These Magazines were produced in the first half of the twentieth century and reflect the language and social attitudes of their time.  In rare instances, readers may find this offensive.

1914- 1930

The first ever CCHSG magazine was produced in 1914, when the school was actually known as the “County School for Girls” due to the presence of a private Colchester County High School already in the town.  At just 10 pages long, it opens, as became customary, with an editorial giving thanks to departing staff.  In this case these leavers included the first Headteacher, Miss Collins and words of welcome for her replacement, Miss Crosswaite.  The majority of the text is prose and poems submitted by students, and the Debating Society, the Dramatic Society, netball teams and Old Girls Association all have brief sections. Publication of the magazine was subsequently suspended until 1919 due to WW1.

The 1920s, was a decade of contrasts, while many families struggled to recover from wartime losses, some manufacturers and suppliers had profited considerably, and as a result of the Upper Class decadence in evidence, this period became known as the “Roaring Twenties”.  The place of women in British society was influenced by wartime experiences such as factory employment, which enabled them to experience financial independence for the first time. Women over 30 had been given the vote in 1918, and this was extended to all women over 21 by 1928.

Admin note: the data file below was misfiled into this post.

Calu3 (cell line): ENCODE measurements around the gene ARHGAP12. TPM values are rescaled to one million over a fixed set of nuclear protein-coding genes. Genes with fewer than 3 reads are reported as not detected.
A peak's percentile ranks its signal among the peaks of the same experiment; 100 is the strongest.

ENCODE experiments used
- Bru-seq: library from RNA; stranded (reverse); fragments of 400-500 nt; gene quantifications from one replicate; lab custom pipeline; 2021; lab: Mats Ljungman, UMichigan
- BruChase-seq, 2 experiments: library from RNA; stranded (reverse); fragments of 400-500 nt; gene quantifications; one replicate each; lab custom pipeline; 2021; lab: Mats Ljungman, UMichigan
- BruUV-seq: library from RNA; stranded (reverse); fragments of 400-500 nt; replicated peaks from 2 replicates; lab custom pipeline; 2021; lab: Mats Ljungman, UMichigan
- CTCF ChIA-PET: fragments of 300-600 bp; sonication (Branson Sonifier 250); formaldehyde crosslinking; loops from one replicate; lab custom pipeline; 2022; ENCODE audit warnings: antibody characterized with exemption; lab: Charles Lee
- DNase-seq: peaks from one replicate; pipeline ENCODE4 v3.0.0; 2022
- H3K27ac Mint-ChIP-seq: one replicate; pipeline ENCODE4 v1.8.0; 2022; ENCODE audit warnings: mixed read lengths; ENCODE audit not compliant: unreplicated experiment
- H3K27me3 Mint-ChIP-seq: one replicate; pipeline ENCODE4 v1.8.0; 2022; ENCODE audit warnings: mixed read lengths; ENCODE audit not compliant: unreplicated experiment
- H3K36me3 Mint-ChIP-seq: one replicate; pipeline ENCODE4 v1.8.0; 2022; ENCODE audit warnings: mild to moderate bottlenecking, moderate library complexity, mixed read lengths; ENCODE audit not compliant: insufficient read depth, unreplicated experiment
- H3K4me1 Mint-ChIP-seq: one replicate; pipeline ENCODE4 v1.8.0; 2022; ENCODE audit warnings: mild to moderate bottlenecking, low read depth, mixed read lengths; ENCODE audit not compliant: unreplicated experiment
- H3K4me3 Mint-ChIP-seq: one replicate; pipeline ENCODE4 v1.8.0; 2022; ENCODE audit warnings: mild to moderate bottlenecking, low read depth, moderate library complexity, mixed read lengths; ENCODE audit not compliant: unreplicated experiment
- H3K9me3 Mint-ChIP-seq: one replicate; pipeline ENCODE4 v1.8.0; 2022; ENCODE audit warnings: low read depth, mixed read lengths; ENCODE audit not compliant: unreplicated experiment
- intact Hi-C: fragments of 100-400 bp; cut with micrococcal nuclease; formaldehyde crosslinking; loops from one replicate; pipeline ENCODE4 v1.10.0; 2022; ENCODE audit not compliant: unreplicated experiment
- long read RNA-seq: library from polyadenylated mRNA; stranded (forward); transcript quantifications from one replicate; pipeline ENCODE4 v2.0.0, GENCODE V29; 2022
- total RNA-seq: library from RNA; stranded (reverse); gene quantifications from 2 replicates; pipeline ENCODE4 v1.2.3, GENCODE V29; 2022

“We have long felt the need for a School Magazine; but we felt it would be unpatriotic to issue one during the war when economy was so necessary” (1919, p1). Included in this short edition is an article (p9) written by a past student detailing her wartime experiences in an aeroplane factory where “amongst other things I learnt how to rivet, file, solder and draw plans to scale – this was purely geometry, and to my surprise I was told I was very accurate.  I have never been told that before.  But accuracy is the key note to everything appertaining to aeroplanes…” (1919, p9).

Now called the Colchester County High School Magazine, the 1919 edition sets out the plan for establishing a publishing committee and renewed efforts to engage all students with producing content “ “Poetry” is always an addition to any magazine – if only anyone can be found to write it” (1919, p2).  This edition also included short accounts from every Form group – Year Groups being identified using a system which will mystify anyone educated after the 1970s. From 1920 the preparatory school, which at this point included boys, and was based at Grey Friars, had Form I, Upper First (UI), Lower Second (UII), Upper second (U11) and Lower Third (LIII).  North Hill, housed in the original buildings of what is now the Sixth Form College,  was the senior school, the youngest being the Upper Third (UIII), followed by the Lower Forth (LIV) and upwards until the Upper Fifth (UV) and finally the Sixth Form (Upper & Lower Sixth). These Form Group notes were soon to be abandoned as too repetitive, although the “Pre Notes” remained across the decades with their nature studies and gardening. As Audrey and David reported from Form I in 1921 “We grew two crops of mustard and cress, and we are keeping a Nature scrap book.  And we have seen some tadpoles and some silk-worms that are spinning yellow silk.”